- The Washington Times - Friday, May 8, 2009

In December 2006, Washington Capitals owner Ted Leonsis welcomed a crowd at Verizon Center’s upscale Dewar’s 12 Clubhouse. He was not entertaining business associates or sponsors or even schmoozing with season-ticket holders.

These were average folks, some of whom had never watched a hockey game in person. Leonsis chatted with them. He showed them seats that were available for sale. He let them hang out in a luxury box. It was a sales pitch of sorts.

While Leonsis worked the crowd, marketing officials met with fans in the basement of Verizon Center and peppered them with questions. How can you improve the fan experience? What features would you like to see on the team’s Web site? How would you react if we moved start times to 7:35 p.m.?

Such “hand-to-hand” combat efforts seem like distant memories now. These days, the team practically sells itself. But those interactions, which came about a year after the NHL returned from a yearlong lockout, played an important role in where the team sits today. For team officials, it was important not just to win but also to be able to capitalize fully on whatever success the team had on the ice.

The team is two wins from the Eastern Conference finals because of the talent assembled in the past several years, but there are so many things that the Capitals did off the ice that, in retrospect, seem like strokes of genius.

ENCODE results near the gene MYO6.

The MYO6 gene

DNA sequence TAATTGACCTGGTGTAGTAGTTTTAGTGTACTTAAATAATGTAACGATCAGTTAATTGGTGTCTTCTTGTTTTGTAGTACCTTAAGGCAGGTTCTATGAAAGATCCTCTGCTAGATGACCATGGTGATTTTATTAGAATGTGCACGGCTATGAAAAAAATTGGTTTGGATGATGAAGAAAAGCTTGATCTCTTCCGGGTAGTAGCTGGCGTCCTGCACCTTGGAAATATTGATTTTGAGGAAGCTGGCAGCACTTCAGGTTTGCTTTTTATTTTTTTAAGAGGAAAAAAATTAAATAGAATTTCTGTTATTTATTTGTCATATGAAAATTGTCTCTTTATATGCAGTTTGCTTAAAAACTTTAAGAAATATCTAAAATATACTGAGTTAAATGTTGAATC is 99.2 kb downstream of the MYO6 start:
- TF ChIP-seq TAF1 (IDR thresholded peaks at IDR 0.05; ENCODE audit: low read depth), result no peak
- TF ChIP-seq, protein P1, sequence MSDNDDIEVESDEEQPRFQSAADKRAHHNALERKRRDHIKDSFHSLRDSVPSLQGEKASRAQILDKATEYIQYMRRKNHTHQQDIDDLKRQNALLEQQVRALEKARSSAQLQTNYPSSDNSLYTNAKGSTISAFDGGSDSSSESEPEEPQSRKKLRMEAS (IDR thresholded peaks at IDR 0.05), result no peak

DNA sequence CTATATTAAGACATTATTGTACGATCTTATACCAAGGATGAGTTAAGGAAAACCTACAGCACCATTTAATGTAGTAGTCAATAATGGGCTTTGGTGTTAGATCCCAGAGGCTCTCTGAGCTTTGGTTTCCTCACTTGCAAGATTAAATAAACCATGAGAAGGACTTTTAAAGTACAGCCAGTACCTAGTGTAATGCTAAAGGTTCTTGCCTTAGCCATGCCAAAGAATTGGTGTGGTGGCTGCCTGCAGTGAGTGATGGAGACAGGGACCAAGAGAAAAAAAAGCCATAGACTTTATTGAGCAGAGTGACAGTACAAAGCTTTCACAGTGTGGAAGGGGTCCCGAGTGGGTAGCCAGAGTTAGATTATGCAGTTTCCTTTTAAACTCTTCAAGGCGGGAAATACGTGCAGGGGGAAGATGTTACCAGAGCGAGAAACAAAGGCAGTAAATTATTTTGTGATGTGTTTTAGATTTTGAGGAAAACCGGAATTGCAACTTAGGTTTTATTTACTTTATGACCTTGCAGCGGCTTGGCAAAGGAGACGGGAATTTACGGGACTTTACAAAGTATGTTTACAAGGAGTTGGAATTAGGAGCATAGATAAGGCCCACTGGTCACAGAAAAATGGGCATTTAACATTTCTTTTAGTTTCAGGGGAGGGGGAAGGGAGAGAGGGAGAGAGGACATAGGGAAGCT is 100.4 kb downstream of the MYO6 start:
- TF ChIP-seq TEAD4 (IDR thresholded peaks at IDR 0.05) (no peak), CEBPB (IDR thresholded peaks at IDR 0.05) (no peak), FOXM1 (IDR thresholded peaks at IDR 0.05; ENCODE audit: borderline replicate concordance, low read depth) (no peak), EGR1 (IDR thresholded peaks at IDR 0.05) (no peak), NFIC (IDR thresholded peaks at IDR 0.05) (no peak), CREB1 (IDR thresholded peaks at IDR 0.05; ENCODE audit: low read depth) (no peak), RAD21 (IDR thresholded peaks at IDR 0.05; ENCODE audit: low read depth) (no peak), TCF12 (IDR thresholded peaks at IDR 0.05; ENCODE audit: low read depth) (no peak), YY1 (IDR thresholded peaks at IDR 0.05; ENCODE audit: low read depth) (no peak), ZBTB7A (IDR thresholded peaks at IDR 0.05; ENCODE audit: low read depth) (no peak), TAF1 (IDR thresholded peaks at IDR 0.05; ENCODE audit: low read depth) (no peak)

There was the move of the team’s practice facility to a Metro-accessible, community-friendly spot in Northern Virginia. There was the unveiling of new uniforms that paid homage to the team’s history while giving fans something new to buy. There was the incorporation of red in every aspect of the team’s marketing campaign, to the point that “Rock the Red” is perhaps the most identifiable slogan in the NHL. There was the technological savvy that made the Capitals one of the most blog-friendly teams in sports and one of the first teams to adopt everything from special Web browsers to Twitter accounts.

“The engagement of ownership that there is a plan and that they are fully aware of what fans want and that the community really owns the local teams at the end of the day - that gets a lot of good will,” said John Rowady, president of rEvolution, a sports marketing agency in Chicago that has worked with NHL teams. “And [now] they can step back and let the team do the talking.”

And, boy, is it talking. Energized by the Capitals’ playoff push, fans have renewed and purchased season tickets for 2009-10 at record levels. Unfathomably, the number of available tickets for any game next year will probably number in the hundreds - if there are any left at all.

Credit Alex Ovechkin. Credit Alexander Semin. Credit general manager George McPhee. But credit the organization as a whole for putting the team in position to get the most out of its success.

“The good will out of that is that they go out and they buy a season [package] or they buy two seasons and they tell all their friends they had a good time,” Rowady said. “And it carries from there. The investment pays off in the long term in having devout fans spending money on their sport.”